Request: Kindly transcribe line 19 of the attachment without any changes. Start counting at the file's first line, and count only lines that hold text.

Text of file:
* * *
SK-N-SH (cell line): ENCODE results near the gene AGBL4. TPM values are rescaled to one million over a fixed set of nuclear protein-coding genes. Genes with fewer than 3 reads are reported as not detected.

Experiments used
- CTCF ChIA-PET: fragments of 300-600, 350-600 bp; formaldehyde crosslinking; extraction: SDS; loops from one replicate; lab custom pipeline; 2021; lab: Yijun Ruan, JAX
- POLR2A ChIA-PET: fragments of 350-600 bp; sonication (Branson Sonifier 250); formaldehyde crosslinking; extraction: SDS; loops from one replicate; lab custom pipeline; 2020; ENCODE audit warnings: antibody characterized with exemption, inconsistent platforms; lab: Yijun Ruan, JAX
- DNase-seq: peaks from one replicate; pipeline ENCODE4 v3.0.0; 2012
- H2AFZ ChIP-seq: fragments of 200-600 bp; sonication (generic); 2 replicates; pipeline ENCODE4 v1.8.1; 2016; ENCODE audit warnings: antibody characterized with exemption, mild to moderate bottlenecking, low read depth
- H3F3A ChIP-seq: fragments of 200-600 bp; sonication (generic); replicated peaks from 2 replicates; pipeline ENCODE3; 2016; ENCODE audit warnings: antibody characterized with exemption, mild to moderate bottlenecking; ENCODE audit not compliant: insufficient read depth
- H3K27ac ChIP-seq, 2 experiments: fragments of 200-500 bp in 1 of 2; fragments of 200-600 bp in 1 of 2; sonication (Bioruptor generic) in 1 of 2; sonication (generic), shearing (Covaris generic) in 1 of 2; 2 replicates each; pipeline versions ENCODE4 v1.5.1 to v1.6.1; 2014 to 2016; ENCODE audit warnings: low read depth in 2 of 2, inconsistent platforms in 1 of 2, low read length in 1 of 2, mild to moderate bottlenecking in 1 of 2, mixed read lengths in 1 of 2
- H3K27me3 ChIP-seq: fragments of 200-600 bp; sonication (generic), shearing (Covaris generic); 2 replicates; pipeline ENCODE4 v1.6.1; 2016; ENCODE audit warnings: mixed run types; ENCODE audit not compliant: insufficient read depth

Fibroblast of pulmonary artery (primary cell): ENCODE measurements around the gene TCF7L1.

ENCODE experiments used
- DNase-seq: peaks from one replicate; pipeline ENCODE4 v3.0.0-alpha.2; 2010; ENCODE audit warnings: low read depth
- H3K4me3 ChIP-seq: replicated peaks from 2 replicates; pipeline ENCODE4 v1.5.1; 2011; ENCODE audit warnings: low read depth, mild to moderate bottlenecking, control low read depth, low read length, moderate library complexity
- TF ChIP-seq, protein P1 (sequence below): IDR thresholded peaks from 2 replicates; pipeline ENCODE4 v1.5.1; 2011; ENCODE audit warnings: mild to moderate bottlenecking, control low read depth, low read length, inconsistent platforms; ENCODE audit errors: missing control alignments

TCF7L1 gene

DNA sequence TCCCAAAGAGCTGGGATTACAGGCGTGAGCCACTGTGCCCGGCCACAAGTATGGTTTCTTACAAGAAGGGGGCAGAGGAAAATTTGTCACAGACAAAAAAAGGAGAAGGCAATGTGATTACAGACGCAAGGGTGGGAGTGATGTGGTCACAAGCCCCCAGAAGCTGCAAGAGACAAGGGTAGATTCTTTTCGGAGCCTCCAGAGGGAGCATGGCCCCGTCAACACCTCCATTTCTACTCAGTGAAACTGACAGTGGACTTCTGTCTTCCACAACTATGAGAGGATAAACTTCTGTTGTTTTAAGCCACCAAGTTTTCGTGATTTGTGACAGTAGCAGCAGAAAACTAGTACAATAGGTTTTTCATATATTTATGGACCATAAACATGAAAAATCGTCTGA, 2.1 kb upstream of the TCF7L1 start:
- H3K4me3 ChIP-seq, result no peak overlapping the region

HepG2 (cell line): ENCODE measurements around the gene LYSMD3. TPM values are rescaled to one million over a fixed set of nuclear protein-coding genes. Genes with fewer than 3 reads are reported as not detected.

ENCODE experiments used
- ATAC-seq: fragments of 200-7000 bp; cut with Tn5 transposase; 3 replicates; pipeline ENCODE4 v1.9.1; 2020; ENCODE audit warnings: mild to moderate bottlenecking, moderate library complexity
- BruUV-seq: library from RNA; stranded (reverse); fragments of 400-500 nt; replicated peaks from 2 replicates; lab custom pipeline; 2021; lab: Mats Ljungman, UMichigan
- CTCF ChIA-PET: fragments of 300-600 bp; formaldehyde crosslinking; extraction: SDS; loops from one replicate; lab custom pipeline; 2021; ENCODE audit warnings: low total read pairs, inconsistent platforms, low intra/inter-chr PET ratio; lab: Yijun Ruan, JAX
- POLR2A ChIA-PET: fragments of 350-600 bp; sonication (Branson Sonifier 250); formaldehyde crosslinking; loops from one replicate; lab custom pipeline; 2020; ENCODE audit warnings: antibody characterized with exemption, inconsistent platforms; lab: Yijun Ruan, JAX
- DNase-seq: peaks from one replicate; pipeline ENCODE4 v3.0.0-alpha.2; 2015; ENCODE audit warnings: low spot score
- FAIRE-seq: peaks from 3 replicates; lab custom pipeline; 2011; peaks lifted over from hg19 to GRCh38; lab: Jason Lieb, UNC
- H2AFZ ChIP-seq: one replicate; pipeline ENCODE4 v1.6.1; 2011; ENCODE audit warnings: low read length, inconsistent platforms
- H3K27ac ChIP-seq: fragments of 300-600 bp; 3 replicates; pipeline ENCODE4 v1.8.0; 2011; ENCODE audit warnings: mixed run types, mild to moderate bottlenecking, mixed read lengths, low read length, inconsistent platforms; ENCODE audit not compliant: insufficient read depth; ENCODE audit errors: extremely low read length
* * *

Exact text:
ENCODE experiments used